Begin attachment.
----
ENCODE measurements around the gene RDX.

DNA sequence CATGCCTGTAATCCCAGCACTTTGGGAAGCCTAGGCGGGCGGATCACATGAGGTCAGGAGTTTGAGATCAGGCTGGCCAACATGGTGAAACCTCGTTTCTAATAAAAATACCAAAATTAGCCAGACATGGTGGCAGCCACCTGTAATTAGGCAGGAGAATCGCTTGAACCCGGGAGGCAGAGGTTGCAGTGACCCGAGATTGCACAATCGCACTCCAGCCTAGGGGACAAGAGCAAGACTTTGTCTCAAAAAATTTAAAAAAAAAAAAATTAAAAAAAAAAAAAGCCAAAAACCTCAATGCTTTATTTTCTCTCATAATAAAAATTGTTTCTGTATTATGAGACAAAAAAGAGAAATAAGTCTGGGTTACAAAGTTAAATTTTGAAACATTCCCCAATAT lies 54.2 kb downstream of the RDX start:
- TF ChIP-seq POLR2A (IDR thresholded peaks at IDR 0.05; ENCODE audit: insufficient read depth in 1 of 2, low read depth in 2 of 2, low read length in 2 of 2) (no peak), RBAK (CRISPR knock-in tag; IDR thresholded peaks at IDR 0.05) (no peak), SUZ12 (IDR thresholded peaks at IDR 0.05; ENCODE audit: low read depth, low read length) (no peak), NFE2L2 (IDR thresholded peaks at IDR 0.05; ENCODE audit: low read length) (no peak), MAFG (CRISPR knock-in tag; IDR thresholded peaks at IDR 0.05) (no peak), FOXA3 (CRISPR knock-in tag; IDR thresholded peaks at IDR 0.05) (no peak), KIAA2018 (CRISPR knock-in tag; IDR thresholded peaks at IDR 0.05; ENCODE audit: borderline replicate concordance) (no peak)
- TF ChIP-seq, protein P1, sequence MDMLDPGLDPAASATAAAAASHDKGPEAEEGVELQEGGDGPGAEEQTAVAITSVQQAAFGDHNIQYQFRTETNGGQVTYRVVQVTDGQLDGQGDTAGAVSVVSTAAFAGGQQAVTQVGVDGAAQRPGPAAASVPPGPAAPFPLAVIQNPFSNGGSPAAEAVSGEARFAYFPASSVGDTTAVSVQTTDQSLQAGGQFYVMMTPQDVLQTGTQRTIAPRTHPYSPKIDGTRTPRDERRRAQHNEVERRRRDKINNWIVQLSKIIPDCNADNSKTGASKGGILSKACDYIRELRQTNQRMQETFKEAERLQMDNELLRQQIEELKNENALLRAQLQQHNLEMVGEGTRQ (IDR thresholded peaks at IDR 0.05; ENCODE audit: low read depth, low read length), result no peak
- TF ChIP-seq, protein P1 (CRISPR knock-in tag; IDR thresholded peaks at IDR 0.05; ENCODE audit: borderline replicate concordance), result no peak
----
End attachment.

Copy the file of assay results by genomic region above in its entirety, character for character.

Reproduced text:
ENCODE measurements around the gene RDX.

DNA sequence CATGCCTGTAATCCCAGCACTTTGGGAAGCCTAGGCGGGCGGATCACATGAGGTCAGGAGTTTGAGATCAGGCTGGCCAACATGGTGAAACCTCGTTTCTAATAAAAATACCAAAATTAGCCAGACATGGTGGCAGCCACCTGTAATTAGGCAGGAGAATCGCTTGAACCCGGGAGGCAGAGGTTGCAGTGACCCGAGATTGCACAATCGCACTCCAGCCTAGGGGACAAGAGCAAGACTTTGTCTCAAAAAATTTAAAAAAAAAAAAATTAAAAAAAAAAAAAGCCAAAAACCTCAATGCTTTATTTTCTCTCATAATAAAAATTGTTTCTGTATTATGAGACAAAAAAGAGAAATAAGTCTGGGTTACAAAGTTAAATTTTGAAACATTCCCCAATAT lies 54.2 kb downstream of the RDX start:
- TF ChIP-seq POLR2A (IDR thresholded peaks at IDR 0.05; ENCODE audit: insufficient read depth in 1 of 2, low read depth in 2 of 2, low read length in 2 of 2) (no peak), RBAK (CRISPR knock-in tag; IDR thresholded peaks at IDR 0.05) (no peak), SUZ12 (IDR thresholded peaks at IDR 0.05; ENCODE audit: low read depth, low read length) (no peak), NFE2L2 (IDR thresholded peaks at IDR 0.05; ENCODE audit: low read length) (no peak), MAFG (CRISPR knock-in tag; IDR thresholded peaks at IDR 0.05) (no peak), FOXA3 (CRISPR knock-in tag; IDR thresholded peaks at IDR 0.05) (no peak), KIAA2018 (CRISPR knock-in tag; IDR thresholded peaks at IDR 0.05; ENCODE audit: borderline replicate concordance) (no peak)
- TF ChIP-seq, protein P1, sequence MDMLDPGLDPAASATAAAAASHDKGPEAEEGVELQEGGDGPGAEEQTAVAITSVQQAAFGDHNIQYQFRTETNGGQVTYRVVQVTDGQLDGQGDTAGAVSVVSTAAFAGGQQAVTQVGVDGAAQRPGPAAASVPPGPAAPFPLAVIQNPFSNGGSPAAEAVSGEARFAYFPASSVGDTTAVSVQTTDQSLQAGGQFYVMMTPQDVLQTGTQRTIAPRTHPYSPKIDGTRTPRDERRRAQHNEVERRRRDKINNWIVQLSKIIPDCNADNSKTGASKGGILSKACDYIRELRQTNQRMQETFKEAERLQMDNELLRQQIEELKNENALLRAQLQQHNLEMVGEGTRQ (IDR thresholded peaks at IDR 0.05; ENCODE audit: low read depth, low read length), result no peak
- TF ChIP-seq, protein P1 (CRISPR knock-in tag; IDR thresholded peaks at IDR 0.05; ENCODE audit: borderline replicate concordance), result no peak